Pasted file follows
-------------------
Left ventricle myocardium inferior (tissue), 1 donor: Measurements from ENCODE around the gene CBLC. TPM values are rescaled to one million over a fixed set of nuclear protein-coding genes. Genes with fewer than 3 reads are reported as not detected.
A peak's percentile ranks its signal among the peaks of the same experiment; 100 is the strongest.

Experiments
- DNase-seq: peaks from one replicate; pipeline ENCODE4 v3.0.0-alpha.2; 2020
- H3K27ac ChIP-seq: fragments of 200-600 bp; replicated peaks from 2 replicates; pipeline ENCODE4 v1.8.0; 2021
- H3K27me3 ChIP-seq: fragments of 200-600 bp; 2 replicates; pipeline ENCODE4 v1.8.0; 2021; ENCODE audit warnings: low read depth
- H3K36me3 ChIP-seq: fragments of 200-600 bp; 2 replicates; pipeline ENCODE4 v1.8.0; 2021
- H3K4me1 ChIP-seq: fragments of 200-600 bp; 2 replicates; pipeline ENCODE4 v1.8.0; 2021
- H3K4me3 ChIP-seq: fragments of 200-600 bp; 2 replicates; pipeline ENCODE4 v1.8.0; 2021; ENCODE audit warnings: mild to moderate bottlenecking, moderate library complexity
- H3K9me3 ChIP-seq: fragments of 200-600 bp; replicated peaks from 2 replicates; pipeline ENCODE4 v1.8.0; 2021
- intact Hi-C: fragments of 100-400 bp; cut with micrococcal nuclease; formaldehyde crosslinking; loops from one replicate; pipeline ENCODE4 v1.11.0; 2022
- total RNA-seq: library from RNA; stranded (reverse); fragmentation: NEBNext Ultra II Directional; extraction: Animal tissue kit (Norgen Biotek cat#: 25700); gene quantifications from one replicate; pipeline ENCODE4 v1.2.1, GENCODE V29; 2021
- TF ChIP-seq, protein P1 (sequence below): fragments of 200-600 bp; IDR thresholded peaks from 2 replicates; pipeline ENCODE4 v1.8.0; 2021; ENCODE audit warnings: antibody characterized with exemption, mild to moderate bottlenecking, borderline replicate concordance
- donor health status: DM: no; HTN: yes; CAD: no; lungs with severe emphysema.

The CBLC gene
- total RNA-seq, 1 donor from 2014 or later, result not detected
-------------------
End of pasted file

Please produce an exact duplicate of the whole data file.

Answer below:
Left ventricle myocardium inferior (tissue), 1 donor: Measurements from ENCODE around the gene CBLC. TPM values are rescaled to one million over a fixed set of nuclear protein-coding genes. Genes with fewer than 3 reads are reported as not detected.
A peak's percentile ranks its signal among the peaks of the same experiment; 100 is the strongest.

Experiments
- DNase-seq: peaks from one replicate; pipeline ENCODE4 v3.0.0-alpha.2; 2020
- H3K27ac ChIP-seq: fragments of 200-600 bp; replicated peaks from 2 replicates; pipeline ENCODE4 v1.8.0; 2021
- H3K27me3 ChIP-seq: fragments of 200-600 bp; 2 replicates; pipeline ENCODE4 v1.8.0; 2021; ENCODE audit warnings: low read depth
- H3K36me3 ChIP-seq: fragments of 200-600 bp; 2 replicates; pipeline ENCODE4 v1.8.0; 2021
- H3K4me1 ChIP-seq: fragments of 200-600 bp; 2 replicates; pipeline ENCODE4 v1.8.0; 2021
- H3K4me3 ChIP-seq: fragments of 200-600 bp; 2 replicates; pipeline ENCODE4 v1.8.0; 2021; ENCODE audit warnings: mild to moderate bottlenecking, moderate library complexity
- H3K9me3 ChIP-seq: fragments of 200-600 bp; replicated peaks from 2 replicates; pipeline ENCODE4 v1.8.0; 2021
- intact Hi-C: fragments of 100-400 bp; cut with micrococcal nuclease; formaldehyde crosslinking; loops from one replicate; pipeline ENCODE4 v1.11.0; 2022
- total RNA-seq: library from RNA; stranded (reverse); fragmentation: NEBNext Ultra II Directional; extraction: Animal tissue kit (Norgen Biotek cat#: 25700); gene quantifications from one replicate; pipeline ENCODE4 v1.2.1, GENCODE V29; 2021
- TF ChIP-seq, protein P1 (sequence below): fragments of 200-600 bp; IDR thresholded peaks from 2 replicates; pipeline ENCODE4 v1.8.0; 2021; ENCODE audit warnings: antibody characterized with exemption, mild to moderate bottlenecking, borderline replicate concordance
- donor health status: DM: no; HTN: yes; CAD: no; lungs with severe emphysema.

The CBLC gene
- total RNA-seq, 1 donor from 2014 or later, result not detected